The architectural grandeur of Paris makes even utilitarian buildings, like the State Police headquarters in the distance beyond the bridge, are marvels.
On the other hand, the shadows and mysterious doors along the Seine itself look more like the setting for a Cold War spy thriller…
Berkeley Lab’s Molecular Foundry hangs in the air like a spaceship coming in for a landing in the outskirts of the Bay Area. When the clouds hang low on a spring morning, the effect is even more pronounced.
Of the people standing in the dusky light and the long line to enter Notre Dame, it was actually those at the end of the line who were luckiest: they were still outside a few moments later when the lights illuminating the outside of the cathedral activated.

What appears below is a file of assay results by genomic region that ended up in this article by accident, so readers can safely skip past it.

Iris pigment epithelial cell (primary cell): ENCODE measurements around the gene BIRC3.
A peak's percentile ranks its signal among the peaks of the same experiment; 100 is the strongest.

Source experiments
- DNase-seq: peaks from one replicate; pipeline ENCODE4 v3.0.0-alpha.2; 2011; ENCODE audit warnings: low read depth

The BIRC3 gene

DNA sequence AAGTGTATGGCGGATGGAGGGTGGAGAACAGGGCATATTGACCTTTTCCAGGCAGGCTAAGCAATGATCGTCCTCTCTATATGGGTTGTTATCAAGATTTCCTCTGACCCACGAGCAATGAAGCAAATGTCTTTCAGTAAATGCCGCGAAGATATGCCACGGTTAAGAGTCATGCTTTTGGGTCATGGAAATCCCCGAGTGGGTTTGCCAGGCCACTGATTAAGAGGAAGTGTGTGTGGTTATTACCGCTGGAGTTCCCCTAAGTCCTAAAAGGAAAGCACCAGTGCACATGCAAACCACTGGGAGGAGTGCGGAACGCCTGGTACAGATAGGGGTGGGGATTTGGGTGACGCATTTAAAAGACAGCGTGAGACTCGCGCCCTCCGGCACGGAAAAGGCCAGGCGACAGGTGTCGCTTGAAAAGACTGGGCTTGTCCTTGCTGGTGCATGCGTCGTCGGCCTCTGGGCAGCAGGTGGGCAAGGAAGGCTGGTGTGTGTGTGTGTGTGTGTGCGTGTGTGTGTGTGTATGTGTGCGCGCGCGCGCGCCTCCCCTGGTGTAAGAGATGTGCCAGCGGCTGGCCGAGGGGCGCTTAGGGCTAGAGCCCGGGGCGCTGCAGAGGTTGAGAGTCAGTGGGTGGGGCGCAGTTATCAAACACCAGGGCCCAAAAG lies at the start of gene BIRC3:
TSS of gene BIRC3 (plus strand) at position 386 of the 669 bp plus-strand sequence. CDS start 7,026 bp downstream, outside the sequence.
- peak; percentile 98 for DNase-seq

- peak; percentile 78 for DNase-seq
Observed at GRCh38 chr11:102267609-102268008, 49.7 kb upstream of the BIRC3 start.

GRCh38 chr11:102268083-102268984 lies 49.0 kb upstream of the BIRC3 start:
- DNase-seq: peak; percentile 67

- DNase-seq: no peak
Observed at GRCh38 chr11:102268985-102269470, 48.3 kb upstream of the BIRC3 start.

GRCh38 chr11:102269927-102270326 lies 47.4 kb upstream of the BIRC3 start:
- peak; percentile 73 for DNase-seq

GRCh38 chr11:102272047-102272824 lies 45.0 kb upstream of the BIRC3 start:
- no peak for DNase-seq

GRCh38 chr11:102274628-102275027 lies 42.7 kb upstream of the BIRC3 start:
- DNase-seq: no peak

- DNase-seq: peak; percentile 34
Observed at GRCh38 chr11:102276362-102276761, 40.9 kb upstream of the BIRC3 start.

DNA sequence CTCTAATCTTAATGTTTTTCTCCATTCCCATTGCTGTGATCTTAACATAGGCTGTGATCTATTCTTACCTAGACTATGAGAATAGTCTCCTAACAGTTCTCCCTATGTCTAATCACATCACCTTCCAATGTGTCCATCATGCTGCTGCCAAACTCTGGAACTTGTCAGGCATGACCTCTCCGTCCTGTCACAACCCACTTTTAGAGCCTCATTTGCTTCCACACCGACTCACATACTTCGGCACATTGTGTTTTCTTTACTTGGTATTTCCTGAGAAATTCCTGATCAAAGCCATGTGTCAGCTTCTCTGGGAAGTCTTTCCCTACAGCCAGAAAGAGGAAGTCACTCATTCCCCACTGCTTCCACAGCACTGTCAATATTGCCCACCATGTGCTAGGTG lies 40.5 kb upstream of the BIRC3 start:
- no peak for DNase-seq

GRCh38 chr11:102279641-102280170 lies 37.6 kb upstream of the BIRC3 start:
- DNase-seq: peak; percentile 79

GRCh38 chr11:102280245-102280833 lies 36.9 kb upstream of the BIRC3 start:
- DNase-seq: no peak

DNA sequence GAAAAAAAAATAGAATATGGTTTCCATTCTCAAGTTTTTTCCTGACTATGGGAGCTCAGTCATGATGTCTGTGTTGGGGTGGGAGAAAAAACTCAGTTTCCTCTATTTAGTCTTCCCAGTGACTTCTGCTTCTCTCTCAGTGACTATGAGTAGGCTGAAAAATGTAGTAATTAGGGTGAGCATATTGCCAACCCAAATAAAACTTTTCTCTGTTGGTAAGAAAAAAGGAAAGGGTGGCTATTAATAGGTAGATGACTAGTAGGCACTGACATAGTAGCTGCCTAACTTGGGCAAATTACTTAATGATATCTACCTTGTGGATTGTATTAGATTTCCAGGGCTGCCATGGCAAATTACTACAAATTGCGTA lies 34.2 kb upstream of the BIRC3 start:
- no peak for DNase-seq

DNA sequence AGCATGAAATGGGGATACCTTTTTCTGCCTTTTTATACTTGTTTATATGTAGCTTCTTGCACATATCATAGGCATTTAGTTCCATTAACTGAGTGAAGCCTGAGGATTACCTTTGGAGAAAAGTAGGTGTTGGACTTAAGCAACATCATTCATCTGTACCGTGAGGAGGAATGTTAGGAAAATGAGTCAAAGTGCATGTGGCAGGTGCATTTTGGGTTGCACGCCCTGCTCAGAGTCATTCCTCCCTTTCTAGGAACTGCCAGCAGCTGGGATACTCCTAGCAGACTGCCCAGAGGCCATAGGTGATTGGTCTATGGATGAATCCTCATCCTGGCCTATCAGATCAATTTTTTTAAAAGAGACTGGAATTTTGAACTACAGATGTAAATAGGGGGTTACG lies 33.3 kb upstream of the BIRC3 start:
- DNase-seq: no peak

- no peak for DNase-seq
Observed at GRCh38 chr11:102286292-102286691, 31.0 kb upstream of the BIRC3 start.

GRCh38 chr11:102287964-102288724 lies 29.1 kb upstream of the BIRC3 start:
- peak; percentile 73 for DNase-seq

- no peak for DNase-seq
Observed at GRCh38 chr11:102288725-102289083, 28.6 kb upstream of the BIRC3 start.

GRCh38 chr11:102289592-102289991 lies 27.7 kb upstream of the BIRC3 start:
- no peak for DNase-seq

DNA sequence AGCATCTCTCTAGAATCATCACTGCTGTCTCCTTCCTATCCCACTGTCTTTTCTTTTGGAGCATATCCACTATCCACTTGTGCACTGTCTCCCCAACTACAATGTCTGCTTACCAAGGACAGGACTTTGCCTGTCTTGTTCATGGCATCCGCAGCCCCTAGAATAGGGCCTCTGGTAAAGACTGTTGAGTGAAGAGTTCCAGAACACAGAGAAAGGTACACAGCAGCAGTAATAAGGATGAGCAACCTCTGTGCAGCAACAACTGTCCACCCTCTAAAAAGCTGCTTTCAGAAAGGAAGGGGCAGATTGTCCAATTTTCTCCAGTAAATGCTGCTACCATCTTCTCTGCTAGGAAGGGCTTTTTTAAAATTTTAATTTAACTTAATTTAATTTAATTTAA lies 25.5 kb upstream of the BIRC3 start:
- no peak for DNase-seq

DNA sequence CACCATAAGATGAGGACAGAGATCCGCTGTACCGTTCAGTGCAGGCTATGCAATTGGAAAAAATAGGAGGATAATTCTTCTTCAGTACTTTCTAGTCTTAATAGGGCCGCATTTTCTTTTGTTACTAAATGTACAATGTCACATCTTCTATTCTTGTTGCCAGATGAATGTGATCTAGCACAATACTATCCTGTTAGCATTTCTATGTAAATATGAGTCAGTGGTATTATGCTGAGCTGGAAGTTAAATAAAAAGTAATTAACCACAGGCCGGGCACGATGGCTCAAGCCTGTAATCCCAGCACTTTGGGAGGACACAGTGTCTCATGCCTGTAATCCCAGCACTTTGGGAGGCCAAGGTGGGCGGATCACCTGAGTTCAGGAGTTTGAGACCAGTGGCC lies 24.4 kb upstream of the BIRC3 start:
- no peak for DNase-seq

In comparison with the pathways between buildings in Northern New York (mostly shielded against the elements), I’m a bit disoriented by the semi-exposed stairwells and walkways of California. The mixture of features I associate with being inside (like the door with full glass window) and those I associate with being outside (like the tubular steel guard rails) makes for a juxtaposition.
The utilitarian, earthquake-resistant architecture of Berkeley Lab amid the verdant hills of the East Bay seems like a science-fictional setting—a location that can’t possible exist—in contrast to San Francisco in the distance.
The density of Manhattan’s skyline makes me appreciate the political will required to preserve public open spaces in urban areas. A visit to Liberty State Park makes for a delightful break from the “concrete jungle”.
I have to admire the sailors who are out on their boats at the beginning and end of a season. The water is cold, the air is cold, and I’m sure the wet lines are cold, too, but still they persist.